Experiencing cultural and social differences can be challenging but rewarding.
When working in a new country you need to be aware of local customs, traditions, behaviours, values, religions and laws. Each country and society will have different guidelines. Cultural sensitivity is considered a very useful personal and business skill and working in another country shows you can adapt to any situation and environment.
Researching the area before you go is essential. Ignorance is not an excuse and you can find yourself breaking the law unknowingly, so being aware of traditions is paramount. You may also want to investigate whether there is an IET Local Network in the country as a way to continue your membership and gain support and guidance.
You may need to dress more modestly than you would usually to avoid insulting the locals. Islamic countries especially appreciate females covering their hair and parts of their body. Dressing in a conservative way will reflect a cultural sensitivity, which may earn you respect.
Business cultural differences can vary significantly from country to country, and even within specific regions. Spain particularly has differences in its traditions and customs in different areas. Siestas are still incorporated into many businesses in Spain, traditionally between 2pm and 5pm. This allows Spaniards to work later into the evening.
Hierarchy is often more important in other countries, as well as the way you address colleagues. If you already have an office in the area, the staff may be able to provide you with information of what is appropriate. Alternatively, you may wish to research this prior to your visit.
Verbal communication style and body language can also differ a great deal from country to country. For example, in the UK it is the norm to make prolonged eye contact during conversation, both in business and every day life. If you do this in China or Mexico it is likely to cause offence. In Japan, writing on a business card in front of the person who gave it to you is considered rude. Ensuring you're aware of these differences when you go to a new country to work can help you avoid miscommunication and embarrassment.
Gestures and everyday etiquette can be specific to countries and can be specific to men or women. In some areas, such as the Middle East, it would be inappropriate for a woman to initiate a handshake. In China, at social functions and business meetings, offering cigarettes is considered a goodwill gesture and a conversation starter. Refusal can be considered bad manners, even if you are a non-smoker, as it may cause offence. Hierarchy is also important in many countries. In many Asian countries, lower graded colleagues may only converse with senior management through an intermediary.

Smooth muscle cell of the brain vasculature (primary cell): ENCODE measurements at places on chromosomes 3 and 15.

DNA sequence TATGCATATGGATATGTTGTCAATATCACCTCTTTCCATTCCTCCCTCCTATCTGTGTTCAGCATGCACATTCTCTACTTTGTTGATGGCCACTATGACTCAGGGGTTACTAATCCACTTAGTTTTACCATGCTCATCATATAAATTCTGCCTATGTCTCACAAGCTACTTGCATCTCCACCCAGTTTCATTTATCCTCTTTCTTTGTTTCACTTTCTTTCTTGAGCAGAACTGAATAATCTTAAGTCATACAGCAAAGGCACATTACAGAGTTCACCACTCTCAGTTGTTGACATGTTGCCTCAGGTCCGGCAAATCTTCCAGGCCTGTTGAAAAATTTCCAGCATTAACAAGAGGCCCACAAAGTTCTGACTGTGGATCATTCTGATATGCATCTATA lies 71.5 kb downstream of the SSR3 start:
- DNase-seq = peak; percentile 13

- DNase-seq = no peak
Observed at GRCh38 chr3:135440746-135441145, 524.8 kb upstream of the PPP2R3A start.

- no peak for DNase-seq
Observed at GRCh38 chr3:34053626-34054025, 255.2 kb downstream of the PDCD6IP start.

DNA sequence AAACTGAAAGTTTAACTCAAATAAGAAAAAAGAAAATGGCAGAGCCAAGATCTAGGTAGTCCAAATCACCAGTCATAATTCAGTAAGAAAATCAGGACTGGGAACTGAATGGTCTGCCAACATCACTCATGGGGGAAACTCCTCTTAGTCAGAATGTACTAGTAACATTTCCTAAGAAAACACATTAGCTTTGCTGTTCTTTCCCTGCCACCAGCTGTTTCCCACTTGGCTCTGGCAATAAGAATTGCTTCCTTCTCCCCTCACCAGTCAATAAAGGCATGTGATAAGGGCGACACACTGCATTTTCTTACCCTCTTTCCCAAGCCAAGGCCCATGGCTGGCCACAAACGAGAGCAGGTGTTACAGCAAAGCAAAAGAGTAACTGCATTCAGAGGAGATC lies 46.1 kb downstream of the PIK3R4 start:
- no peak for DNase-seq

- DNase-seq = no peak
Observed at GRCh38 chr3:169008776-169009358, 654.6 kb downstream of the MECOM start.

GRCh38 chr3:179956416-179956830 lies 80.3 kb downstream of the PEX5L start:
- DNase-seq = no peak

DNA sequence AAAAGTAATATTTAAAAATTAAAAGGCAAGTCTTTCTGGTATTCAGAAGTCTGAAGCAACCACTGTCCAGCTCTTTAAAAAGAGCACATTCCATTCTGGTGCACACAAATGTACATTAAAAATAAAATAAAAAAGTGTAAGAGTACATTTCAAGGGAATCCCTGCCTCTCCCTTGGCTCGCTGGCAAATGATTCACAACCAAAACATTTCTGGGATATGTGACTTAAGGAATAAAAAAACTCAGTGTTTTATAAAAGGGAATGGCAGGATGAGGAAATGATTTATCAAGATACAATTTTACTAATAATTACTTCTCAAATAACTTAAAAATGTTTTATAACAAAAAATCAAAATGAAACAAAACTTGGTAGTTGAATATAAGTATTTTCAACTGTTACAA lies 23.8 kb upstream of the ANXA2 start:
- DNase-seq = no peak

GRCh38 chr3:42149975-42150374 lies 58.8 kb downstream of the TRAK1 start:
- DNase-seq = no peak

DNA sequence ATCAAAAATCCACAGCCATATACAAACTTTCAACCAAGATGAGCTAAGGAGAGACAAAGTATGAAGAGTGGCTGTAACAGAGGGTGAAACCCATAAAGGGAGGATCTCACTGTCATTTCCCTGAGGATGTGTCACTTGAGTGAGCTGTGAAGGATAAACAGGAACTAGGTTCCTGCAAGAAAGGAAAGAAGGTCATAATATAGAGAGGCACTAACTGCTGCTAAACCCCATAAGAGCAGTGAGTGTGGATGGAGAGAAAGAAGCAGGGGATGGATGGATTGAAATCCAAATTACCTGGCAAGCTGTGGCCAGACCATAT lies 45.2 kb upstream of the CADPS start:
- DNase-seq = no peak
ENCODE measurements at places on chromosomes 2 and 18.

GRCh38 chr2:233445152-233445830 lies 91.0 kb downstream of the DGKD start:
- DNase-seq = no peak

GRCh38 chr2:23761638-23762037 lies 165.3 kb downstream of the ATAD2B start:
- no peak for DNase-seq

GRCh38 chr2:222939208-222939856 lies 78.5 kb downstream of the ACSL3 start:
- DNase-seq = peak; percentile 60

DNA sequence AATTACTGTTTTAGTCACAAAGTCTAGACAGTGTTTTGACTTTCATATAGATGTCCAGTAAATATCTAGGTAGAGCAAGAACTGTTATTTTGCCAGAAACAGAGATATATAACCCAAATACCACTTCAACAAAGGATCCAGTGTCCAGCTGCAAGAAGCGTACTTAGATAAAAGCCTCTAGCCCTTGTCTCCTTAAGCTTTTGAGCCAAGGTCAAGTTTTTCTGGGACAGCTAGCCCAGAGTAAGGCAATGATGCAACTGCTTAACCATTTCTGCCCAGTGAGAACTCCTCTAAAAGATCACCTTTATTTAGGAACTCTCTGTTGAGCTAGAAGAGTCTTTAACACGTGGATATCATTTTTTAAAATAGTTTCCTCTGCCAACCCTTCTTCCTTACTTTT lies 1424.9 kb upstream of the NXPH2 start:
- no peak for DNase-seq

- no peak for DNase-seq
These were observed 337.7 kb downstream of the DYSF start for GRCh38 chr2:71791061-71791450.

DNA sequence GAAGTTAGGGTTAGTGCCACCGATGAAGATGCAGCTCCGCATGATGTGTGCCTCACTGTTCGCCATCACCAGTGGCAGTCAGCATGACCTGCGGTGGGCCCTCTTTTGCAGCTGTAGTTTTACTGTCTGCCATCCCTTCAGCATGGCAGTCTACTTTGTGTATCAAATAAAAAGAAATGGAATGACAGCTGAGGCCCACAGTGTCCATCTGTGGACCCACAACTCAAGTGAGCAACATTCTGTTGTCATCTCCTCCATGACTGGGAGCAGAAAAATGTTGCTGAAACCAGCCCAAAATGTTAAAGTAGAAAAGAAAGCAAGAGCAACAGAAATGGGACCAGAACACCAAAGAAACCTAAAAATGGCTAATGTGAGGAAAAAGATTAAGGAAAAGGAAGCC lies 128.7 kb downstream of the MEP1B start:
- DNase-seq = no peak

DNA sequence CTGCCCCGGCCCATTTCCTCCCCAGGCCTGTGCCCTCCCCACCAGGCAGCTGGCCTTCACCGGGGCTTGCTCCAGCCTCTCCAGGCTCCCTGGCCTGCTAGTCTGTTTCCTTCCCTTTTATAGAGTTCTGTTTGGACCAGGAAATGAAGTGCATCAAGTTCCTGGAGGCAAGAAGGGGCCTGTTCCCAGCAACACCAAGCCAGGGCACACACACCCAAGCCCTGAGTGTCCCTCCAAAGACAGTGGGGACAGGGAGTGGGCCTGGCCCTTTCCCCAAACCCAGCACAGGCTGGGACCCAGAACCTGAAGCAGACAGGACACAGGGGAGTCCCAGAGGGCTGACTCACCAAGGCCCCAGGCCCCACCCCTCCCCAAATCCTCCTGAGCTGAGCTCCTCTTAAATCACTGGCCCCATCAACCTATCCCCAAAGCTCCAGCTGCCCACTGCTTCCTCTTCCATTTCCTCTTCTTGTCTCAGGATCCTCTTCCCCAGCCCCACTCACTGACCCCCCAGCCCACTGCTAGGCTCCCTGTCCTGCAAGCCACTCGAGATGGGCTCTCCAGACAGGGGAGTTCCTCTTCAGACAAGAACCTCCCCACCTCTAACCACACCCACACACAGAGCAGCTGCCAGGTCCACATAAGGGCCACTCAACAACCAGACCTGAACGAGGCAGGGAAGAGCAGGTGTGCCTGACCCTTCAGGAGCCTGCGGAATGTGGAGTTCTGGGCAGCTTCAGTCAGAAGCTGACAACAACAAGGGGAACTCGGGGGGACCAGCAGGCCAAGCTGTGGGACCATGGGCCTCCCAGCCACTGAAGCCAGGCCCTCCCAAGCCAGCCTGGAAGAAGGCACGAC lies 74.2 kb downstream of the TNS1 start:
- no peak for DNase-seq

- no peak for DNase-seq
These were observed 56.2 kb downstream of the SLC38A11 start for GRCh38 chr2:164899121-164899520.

Communication style can differ a great deal. In Europe, business conversations tend to get straight to the point, but in parts of Asia it is considered polite to make conversation about unrelated matters to get to know each other and then move on to other matters.
In other countries, the communication style can seem lacking in emotion or over emotive, but it is just their way of conversing, so be prepared for people having different ways of expressing themselves.
CV style is of great importance when applying for roles abroad. Different countries usually have a particular format that they prefer CVs to be in, so ideally your CV would be tailored for that country’s preferences.
In the USA, a CV is usually only written by an academic or a researcher. A résumé is used to apply for jobs and is slightly different to a UK CV. A résumé will not generally list your date of birth or gender as American employers are legally obliged not to discriminate against applicants based on these factors. For this reason, you should not attach a photograph to your résumé. American-style résumé tend to be only one or two pages long, and tend to be accompanied by a cover letter.
In countries such as France, a handwritten cover letter is a necessity. In this country, graphology is highly respected and these letters are often analysed. In Germany, CVs are often accompanied by copies of references and certificates. A photograph should be attached.
Asian-style CVs require personal information and a photograph. Cover letters are not generally used. In the United Arab Emirates you could not even submit your CV unless you had been recommended via a placement agency, or a personal recommendation. Also, your CV and your photograph will even be used to determine your pay scale.
Placement agencies can be useful when submitting a CV for a job abroad as they can advise you on the correct style, and give you further advice should you get an interview. Also, if you are unsure of the correct style of CV for a particular country, you could use the services of a professional CV writer.